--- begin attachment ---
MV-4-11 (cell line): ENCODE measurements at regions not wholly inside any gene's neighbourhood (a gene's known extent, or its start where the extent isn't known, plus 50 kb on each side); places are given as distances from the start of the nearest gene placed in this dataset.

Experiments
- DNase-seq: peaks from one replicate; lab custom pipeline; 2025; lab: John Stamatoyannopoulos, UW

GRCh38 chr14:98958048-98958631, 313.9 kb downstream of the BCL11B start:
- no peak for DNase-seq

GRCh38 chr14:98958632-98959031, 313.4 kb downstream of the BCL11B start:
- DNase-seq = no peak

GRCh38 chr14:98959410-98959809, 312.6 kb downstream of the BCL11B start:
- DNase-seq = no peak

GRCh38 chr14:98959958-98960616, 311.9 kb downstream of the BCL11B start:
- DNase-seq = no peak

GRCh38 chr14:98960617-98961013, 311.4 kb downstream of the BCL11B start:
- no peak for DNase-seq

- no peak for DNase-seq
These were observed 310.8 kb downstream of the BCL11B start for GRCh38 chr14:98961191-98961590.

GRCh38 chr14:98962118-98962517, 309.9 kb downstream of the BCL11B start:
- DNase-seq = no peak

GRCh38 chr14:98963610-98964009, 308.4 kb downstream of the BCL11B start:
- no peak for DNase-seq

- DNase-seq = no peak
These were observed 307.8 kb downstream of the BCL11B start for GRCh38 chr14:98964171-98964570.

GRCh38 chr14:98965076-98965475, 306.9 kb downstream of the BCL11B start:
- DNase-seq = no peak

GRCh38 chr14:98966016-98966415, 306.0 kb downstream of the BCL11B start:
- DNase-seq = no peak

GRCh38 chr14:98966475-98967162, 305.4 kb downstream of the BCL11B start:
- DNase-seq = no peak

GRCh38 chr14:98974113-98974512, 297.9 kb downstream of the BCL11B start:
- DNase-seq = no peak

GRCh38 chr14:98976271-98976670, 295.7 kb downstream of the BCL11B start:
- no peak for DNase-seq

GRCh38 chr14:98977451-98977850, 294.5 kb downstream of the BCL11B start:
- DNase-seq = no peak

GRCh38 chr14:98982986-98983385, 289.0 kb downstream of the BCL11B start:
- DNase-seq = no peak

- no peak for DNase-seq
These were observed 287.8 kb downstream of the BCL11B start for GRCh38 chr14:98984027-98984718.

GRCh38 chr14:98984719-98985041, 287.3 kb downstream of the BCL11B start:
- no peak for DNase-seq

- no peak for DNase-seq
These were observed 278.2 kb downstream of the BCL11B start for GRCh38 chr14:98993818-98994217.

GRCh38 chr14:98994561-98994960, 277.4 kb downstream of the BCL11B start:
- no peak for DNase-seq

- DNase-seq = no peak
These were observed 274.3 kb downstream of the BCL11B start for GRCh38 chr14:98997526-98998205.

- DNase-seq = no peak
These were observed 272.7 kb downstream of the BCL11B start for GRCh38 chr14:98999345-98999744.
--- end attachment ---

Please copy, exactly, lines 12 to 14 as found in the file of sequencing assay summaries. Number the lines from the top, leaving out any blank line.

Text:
GRCh38 chr14:98960617-98961013, 311.4 kb downstream of the BCL11B start:
- no peak for DNase-seq

- no peak for DNase-seq